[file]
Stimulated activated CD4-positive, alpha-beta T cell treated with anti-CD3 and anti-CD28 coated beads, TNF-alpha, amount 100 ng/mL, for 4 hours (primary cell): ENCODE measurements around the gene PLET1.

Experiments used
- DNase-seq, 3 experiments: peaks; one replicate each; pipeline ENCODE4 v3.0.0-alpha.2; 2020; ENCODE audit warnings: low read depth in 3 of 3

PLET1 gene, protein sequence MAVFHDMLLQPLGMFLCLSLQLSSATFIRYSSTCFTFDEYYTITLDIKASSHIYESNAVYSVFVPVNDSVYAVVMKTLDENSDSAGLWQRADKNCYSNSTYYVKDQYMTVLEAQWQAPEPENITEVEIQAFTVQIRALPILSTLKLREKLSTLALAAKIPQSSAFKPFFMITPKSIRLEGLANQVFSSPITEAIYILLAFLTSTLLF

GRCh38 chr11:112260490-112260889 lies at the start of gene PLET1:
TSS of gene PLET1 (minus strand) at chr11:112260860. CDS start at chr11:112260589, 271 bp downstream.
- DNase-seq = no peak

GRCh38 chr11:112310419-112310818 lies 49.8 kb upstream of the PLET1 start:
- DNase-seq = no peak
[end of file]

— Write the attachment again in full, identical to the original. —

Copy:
Stimulated activated CD4-positive, alpha-beta T cell treated with anti-CD3 and anti-CD28 coated beads, TNF-alpha, amount 100 ng/mL, for 4 hours (primary cell): ENCODE measurements around the gene PLET1.

Experiments used
- DNase-seq, 3 experiments: peaks; one replicate each; pipeline ENCODE4 v3.0.0-alpha.2; 2020; ENCODE audit warnings: low read depth in 3 of 3

PLET1 gene, protein sequence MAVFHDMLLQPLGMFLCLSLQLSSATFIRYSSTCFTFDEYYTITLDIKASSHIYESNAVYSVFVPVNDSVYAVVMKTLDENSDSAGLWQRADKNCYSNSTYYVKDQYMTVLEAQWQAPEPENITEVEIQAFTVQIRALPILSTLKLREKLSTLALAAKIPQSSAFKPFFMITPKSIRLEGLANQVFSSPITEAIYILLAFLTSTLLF

GRCh38 chr11:112260490-112260889 lies at the start of gene PLET1:
TSS of gene PLET1 (minus strand) at chr11:112260860. CDS start at chr11:112260589, 271 bp downstream.
- DNase-seq = no peak

GRCh38 chr11:112310419-112310818 lies 49.8 kb upstream of the PLET1 start:
- DNase-seq = no peak